Russia and Ukraine on the Verge of Conflict

Russia and Ukraine on the Verge of Conflict

Litzy Marin, Junior

The past few weeks have seen tensions between Ukraine and Russia reach highs that have not been seen since early 2014, when Russia annexed the Crimean peninsula, a region that belonged to Ukraine. 

Russia’s president, Vladimir Putin, has been placing troops near the Ukrainian border, which led to suspicions of a possible Russian invasion of Ukraine.  

For years, Russia has made efforts to get ahold of Ukraine after they claimed independence from the Soviet Union in 1991. Putin’s actions are influenced by the fact he will not tolerate Ukraine joining the North Atlantic Treaty Organization (NATO). If Ukraine were to ally with NATO, Russia would have minimal chances of benefiting from their country’s imports of goods. 

AP United States history teacher, Mr. Padilla gave his insights on the situation: “One; Putin is trying to bring back the cold war. Two; he’s trying to expand the Russian Territory with excuses that are not real. Three; I think the US right now has no choice but to support the Ukrainians.”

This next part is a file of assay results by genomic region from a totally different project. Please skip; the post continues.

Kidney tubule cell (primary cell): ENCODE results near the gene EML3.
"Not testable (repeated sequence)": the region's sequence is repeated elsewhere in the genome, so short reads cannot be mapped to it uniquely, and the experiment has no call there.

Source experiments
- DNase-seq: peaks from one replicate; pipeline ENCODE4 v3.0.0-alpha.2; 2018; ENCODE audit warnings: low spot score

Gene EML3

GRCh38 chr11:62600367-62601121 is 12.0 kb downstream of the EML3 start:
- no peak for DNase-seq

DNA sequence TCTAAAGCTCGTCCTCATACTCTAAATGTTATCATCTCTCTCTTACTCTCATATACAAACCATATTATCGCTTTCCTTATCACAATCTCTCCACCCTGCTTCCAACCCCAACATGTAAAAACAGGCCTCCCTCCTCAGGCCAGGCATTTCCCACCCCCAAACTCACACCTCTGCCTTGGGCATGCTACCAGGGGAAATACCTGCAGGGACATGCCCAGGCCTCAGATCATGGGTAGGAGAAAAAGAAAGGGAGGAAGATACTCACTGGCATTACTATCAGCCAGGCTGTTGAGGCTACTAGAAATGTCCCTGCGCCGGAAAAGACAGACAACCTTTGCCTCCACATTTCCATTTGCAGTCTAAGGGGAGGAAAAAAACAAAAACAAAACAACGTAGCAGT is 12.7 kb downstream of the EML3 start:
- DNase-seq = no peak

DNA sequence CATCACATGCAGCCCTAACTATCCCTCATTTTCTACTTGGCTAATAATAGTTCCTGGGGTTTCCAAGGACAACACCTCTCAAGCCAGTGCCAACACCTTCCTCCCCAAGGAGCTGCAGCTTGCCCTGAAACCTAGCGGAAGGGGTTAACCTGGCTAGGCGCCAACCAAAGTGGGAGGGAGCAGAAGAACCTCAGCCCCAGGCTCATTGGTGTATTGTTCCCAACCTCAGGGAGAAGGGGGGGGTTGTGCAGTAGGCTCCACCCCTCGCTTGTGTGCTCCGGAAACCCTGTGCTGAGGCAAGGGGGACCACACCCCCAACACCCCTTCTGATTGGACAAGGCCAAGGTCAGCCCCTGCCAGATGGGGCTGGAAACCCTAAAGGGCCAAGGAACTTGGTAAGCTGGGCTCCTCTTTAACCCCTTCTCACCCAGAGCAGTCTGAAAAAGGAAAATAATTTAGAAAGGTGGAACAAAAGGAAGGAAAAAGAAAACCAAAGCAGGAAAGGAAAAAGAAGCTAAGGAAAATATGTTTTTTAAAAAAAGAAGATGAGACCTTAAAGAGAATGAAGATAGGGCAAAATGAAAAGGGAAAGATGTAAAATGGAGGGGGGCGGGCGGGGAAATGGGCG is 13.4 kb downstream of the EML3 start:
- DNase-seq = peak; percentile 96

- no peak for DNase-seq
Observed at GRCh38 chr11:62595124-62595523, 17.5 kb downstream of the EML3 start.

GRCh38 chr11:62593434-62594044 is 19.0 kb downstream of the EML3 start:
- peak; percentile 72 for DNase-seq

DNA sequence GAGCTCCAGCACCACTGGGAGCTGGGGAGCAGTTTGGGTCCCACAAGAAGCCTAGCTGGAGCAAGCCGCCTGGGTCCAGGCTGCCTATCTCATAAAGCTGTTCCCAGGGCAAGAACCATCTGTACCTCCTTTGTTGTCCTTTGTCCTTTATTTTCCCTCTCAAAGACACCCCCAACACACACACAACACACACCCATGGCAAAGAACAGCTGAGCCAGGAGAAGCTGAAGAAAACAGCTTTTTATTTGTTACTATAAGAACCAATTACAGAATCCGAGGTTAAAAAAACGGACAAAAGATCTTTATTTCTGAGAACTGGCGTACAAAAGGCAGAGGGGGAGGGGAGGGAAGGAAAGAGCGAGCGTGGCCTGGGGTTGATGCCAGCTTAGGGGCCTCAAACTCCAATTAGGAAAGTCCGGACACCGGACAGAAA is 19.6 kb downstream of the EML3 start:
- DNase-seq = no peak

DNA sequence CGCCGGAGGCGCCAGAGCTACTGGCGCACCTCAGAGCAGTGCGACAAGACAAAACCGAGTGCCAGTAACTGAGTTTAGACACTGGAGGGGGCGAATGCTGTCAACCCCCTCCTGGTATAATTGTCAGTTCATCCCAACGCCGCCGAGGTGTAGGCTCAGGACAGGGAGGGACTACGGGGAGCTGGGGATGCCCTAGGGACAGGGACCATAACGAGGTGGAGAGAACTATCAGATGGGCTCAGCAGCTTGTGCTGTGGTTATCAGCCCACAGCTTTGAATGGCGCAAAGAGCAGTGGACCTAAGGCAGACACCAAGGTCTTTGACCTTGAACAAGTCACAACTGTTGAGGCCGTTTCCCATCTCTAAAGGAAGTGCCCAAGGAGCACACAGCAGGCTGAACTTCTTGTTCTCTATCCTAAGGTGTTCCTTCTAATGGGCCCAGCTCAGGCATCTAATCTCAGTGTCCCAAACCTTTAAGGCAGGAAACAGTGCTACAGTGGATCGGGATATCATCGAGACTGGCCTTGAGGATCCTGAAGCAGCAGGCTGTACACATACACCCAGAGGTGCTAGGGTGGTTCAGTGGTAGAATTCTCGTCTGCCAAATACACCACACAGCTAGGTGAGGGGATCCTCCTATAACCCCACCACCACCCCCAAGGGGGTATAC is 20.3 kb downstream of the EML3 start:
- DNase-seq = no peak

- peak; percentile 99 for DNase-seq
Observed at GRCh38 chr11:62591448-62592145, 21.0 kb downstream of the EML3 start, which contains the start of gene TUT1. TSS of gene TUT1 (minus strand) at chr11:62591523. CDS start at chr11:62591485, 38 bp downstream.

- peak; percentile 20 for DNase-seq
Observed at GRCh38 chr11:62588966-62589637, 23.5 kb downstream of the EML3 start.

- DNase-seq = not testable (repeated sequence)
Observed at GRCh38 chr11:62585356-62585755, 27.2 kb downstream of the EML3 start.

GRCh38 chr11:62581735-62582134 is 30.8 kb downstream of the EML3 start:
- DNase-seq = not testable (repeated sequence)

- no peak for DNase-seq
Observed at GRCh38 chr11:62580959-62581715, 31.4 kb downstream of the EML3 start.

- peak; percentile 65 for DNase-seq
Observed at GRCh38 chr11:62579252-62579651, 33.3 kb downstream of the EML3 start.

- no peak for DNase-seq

Science and AP environmental science teacher, Mr. Padilla had similar thoughts about the incidents. “Russia is afraid of NATO and Ukraine wants to join NATO. NATO initially began to break apart the Soviet Union, in which they were partially successful. The Russians hold this against the United States, as they encouraged other countries to join the organization who were a threat to Russia.” 

As of mid-February, no official declaration of war has been made by Putin or any other political figure; however, it is most likely that if conflict were to break out, world powers such as the United States will choose sides.